In 1997, Judge D. Brooks Smith (W.D. PA) ordered the defendant in a class action to produce its counsel’s database of potentially responsive documents or suffer the consequences. One reason I sought that order was to cut through what would otherwise have been an untenably expensive process. Here are excerpts from the transcript, and the minute entry. Continue reading
Group document reviews usually aren’t particularly ennobling. And in recent years we’ve learned that they can sometimes produce results that are worse than what we’d get from a well-trained machine.
That can change. We can use social technology to make group document reviews better, faster, and less costly, while making the reviewers’ work more professionally rewarding to them and more valuable to their employers. Continue reading
A new model of conflict resolution is gaining ground in our culture. It’s based on the idea of cooperatively restoring equilibrium instead of beating the other guy to death. Continue reading
This article is about how H5‘s rules-based approach to technology-assisted review provides a great framework for illustrating cooperation in ediscovery. But first, some context.
By this time next year, Rule 1 of the Federal Rules of Civil Procedure will have been amended to codify the principles of proportionality and cooperation between opposing counsel. Continue reading
Some say that predictive coding isn’t as useful to plaintiffs as it is to defendants. See, for example, this post on Linkedin.
In my view, what really matters is whether the litigant is producing or receiving the documents. Predictive coding is more useful to a producing party than to the receiving party. And, in a way, predictive coding is actually the opposite of post-production analysis. Continue reading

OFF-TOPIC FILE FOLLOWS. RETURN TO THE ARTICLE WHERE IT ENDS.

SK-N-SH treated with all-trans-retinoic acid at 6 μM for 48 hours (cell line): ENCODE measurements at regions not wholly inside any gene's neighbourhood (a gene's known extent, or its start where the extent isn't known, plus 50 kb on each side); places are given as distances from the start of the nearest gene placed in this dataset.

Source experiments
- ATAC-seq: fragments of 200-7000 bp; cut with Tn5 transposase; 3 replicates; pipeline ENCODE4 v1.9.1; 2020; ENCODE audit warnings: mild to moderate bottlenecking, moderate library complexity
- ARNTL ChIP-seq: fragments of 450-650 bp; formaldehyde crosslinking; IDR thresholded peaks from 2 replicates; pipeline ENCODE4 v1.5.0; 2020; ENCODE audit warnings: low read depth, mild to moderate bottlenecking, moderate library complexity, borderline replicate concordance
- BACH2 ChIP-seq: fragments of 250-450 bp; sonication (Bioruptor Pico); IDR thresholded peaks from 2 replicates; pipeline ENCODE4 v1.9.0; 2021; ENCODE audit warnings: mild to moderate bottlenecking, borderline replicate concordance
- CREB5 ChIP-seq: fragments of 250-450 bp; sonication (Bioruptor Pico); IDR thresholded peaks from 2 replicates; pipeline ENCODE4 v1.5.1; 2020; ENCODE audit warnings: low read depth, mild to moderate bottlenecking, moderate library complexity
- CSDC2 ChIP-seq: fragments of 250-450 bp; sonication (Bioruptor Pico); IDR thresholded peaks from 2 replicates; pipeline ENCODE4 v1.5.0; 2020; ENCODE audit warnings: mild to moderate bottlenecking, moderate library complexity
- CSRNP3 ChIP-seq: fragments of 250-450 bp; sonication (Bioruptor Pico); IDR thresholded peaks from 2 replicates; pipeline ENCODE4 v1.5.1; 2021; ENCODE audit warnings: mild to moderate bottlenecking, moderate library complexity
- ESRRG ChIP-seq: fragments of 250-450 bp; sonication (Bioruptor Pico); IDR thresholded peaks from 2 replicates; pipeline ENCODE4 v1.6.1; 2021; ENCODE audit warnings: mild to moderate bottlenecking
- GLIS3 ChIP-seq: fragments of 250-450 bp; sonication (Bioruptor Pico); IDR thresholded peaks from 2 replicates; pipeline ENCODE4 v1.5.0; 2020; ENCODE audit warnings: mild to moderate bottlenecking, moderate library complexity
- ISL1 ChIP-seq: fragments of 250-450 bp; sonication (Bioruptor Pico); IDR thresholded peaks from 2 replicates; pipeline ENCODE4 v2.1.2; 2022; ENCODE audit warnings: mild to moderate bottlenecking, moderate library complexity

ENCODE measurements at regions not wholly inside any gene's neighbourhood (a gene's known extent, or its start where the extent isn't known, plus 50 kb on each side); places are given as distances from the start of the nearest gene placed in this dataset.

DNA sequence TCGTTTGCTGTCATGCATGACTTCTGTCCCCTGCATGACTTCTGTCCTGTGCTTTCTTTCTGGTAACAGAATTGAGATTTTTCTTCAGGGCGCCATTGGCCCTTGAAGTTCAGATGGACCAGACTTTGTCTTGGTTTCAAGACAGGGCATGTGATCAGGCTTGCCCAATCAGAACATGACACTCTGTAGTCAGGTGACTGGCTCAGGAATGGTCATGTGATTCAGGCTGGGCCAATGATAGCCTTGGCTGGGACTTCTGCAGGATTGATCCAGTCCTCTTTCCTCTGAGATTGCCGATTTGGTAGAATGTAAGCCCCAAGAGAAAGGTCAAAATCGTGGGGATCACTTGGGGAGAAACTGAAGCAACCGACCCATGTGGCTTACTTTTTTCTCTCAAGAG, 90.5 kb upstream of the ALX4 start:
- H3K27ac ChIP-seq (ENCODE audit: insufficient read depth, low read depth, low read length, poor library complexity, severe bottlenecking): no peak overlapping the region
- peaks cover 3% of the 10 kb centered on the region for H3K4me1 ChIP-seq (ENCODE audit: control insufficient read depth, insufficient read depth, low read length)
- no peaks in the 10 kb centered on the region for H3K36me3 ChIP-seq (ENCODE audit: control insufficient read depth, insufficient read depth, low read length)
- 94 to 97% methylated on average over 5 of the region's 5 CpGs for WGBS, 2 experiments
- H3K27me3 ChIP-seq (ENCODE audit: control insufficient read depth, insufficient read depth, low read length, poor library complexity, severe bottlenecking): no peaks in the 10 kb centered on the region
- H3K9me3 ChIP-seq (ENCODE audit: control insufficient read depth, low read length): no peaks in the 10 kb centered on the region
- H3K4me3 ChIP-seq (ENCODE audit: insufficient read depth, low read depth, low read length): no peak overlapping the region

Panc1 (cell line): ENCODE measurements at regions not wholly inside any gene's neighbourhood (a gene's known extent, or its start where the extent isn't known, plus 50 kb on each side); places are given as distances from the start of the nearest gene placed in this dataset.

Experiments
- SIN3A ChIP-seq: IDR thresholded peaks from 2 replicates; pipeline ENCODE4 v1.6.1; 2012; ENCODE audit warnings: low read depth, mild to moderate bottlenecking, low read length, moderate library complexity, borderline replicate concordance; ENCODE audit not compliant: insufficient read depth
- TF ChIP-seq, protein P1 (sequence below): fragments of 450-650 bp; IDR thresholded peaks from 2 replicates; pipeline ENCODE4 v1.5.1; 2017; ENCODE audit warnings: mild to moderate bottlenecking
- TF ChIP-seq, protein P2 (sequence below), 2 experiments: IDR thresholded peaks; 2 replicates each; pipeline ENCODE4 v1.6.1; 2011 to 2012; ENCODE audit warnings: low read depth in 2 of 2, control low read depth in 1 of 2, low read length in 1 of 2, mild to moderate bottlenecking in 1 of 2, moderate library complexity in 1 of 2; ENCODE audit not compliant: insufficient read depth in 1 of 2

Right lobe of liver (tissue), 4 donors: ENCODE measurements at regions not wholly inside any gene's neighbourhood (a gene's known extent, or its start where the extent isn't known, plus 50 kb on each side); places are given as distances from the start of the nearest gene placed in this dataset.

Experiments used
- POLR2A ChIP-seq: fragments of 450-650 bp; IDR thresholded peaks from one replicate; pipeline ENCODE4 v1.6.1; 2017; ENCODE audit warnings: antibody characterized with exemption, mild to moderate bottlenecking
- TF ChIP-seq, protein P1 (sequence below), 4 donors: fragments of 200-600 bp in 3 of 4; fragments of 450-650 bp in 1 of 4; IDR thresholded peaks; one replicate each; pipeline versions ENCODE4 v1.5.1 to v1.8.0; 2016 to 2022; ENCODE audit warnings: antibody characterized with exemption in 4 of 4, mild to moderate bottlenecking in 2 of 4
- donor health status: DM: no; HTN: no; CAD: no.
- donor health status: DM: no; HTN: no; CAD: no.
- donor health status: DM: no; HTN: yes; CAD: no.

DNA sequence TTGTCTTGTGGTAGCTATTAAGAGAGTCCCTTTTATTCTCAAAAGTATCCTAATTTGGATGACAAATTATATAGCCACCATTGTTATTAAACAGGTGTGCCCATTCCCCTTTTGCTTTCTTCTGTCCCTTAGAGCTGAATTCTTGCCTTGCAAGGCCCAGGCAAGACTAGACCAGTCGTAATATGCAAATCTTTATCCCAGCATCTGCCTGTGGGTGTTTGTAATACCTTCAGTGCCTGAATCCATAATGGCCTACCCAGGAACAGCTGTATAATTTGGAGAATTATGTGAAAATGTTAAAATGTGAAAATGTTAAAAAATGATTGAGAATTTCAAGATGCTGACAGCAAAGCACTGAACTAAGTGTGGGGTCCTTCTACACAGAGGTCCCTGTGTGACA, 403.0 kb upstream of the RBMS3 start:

In any case where emails between the parties will be discoverable, the parties should collect and jointly analyze the emails between them, before the initial scheduling conference, in order to agree on an efficient and proportional ediscovery plan and to attempt early resolution.
Even before either side does a first-pass review of their collected documents, they can easily identify which potentially-discoverable documents both sides already have in common. This process would be fast, inexpensive, and easy, and would allow new kinds of cooperation between parties.
Ralph Losey reviews Judge Paul Grimm’s revolutionary model ediscovery protocol order here. Under Judge Grimm’s protocol, parties first produce admissible evidence and only later produce matter “reasonably calculated.”
Judge Grimm is using his discretion to effectively rewrite the Federal Rules to harness the efficiencies that electronic discovery can provide and that proportionality requires. If his method proves out (as I believe it will, at least in larger cases) it will completely transform discovery.